Editorial | Tahj Rowe and the PM’s moral hazards
No one would question, or would wish so to do, that it was Andrew Holness' humanity that impelled him to visit the home of brain-damaged Tahj Rowe and make a personal donation towards the care of the invalid boy.
But, as Mr Holness would know, even the private actions of political leaders, and particularly of prime ministers, are never entirely private, especially when they invite the spotlight unto themselves. With regard to the Tahj Rowe matter, Mr Holness may have opened his actions to dissection not only for motive, but to moral hazard, including demands that the administration end its appeal against the court ruling that held the State culpable for Tahj's disability.
Tahj Rowe was born at the Victoria Jubilee Hospital in April 2004 to a then teenage Tasha Howell as a "post-term neonate", in that his birth was after his due date. He was subsequently determined, having been discharged after a fortnight in hospital, to have suffered damage from bleeding in the brain, which Victoria Jubilee and its parent organisation, the South Eastern Regional Health Authority (SERHA), attributed to a heredity that would have been "unpredictable and untreatable during the mother's pregnancy".
In 2009, Tahj Rowe's mother sued Victoria Jubilee and SERHA. Experts, on her behalf, argued that the medical interventions afforded to the mother and baby, in the circumstances of the birth, were inadequate. In 2015, the Supreme Court found that the institutions and their servants had failed in their duty of care to the patients. Said Justice AudrÈ Lindo in her ruling: "I have concluded from the totality of the medical evidence before me that the procedure(s) adopted in dealing with Ms Howell, and the claimant at birth, fell short of what is recognised and accepted procedure for treating what they have recorded as a post-term neonate."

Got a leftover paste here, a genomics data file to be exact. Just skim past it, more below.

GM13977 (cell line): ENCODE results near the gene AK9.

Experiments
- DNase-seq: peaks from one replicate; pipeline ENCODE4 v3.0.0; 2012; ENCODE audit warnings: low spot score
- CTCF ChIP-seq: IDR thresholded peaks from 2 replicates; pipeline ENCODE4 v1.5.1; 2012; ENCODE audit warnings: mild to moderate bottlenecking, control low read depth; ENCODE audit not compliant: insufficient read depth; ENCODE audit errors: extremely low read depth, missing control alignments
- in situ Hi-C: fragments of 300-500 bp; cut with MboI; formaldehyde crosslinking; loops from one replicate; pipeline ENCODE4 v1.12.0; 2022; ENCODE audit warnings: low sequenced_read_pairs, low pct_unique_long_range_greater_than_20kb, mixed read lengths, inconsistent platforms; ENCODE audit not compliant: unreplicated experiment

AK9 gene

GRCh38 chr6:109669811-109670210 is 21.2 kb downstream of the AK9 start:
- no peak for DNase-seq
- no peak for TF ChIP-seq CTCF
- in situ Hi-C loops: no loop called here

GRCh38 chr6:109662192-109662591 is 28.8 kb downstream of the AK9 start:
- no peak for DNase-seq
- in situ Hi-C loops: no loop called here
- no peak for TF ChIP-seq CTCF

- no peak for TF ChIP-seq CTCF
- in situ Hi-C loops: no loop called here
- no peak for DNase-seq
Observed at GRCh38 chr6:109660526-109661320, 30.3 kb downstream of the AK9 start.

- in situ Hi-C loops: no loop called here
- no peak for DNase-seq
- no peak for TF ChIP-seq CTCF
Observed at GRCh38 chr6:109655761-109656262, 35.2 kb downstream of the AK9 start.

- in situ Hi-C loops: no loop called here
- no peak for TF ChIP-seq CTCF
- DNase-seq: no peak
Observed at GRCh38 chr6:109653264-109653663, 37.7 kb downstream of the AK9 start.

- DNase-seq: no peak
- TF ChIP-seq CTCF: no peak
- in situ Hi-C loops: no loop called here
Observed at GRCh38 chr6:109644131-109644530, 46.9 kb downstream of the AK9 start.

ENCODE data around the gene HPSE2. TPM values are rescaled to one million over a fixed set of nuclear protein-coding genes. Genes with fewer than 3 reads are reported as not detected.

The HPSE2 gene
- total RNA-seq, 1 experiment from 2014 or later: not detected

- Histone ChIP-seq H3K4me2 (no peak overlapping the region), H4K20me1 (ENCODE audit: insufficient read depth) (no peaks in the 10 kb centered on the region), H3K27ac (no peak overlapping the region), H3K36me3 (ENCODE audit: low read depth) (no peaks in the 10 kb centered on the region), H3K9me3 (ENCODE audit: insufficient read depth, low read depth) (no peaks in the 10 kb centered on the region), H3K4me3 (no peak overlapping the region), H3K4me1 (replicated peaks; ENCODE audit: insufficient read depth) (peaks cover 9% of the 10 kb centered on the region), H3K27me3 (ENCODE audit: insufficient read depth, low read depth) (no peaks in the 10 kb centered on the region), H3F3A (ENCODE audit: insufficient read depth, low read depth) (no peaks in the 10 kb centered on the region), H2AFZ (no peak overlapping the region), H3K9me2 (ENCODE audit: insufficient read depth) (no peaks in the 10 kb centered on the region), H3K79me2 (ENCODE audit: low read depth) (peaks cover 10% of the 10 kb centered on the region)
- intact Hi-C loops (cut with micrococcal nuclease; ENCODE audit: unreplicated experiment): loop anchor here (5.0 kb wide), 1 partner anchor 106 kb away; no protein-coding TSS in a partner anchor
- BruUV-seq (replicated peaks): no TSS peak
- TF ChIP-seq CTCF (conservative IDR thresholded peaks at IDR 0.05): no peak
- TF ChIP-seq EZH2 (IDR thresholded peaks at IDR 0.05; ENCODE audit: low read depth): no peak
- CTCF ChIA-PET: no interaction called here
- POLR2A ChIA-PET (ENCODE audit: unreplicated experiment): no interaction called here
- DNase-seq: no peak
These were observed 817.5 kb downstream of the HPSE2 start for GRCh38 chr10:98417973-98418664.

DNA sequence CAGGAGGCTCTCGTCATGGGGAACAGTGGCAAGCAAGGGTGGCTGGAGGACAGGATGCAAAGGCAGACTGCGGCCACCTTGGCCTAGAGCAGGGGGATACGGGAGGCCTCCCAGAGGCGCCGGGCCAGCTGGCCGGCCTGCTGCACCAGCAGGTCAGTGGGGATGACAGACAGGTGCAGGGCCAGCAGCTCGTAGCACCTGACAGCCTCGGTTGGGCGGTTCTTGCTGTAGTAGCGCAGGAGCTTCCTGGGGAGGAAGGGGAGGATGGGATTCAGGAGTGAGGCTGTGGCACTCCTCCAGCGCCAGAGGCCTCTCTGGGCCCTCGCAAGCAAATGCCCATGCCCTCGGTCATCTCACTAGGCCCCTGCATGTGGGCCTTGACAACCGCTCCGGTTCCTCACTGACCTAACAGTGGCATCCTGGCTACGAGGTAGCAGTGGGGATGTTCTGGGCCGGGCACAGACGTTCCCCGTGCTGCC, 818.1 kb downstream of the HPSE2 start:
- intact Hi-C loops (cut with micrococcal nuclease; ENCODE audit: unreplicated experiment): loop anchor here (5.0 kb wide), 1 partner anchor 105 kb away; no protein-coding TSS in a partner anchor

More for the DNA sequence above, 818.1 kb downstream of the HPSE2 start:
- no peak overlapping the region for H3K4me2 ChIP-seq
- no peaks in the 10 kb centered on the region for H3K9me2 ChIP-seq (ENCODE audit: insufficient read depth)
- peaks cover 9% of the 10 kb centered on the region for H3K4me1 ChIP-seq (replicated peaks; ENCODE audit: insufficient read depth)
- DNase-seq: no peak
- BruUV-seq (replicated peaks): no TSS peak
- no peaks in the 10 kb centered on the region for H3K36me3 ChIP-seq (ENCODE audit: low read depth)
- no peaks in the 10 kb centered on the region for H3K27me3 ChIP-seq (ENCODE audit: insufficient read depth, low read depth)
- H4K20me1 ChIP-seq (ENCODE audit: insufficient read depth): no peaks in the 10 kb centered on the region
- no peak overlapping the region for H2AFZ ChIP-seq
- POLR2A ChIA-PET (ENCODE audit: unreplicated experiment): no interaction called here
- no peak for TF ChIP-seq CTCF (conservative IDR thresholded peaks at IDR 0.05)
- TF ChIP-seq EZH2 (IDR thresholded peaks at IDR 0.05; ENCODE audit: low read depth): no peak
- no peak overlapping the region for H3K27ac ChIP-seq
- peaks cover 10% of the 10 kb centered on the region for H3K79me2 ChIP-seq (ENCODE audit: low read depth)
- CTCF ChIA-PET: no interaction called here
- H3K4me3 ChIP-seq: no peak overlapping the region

She awarded Tahj a total of J$26 million in damages to cover the cost of his care. The Government, having appealed the verdict, has not paid, causing financial hardships for Tahj Rowe's caregivers, the highlighting of which elicited an intervention from Prime Minister Holness. A week ago, he visited the family home and made a donation of an undisclosed sum of money.
A number of issues arise from the event, the least being the fact that it again exposed the slow pace at which cases move through Jamaica's courts, often with distress to the contending parties, especially to people of little means, like Tahj Rowe's family.
Mr Holness was in all likelihood genuinely moved by the economic plight of Tahj Rowe's caregivers, remembering from his childhood a family member who had faced similar circumstances.
Unfortunately, Mr Holness chose to invite the press into his engagement with Tahj Rowe's family, whose timing, a week ago, some cynics might argue, would have been a useful distraction from events at Petrojam, where the Government faced criticisms over alleged corruption and cronyism.
On the issue of moral hazard to himself, Mr Holness, by this very public gesture, could well open himself to demands for personal help to other victims, and/or claimants, who believe they have equally, or even more compelling cases.
Further, the prime minister is reported to have instructed his attorney general to fast-track the matter of payment through the courts. There is no clarity whether that means the Government should encourage the Court of Appeal to accelerate, and settle, the case either way, or that it was his intent to have the appeal withdrawn and the payment made to Tahj Rowe. Or, possibly the idea is for an ex gratia payment to Tahj Rowe. All of these possibilities are not without hazards.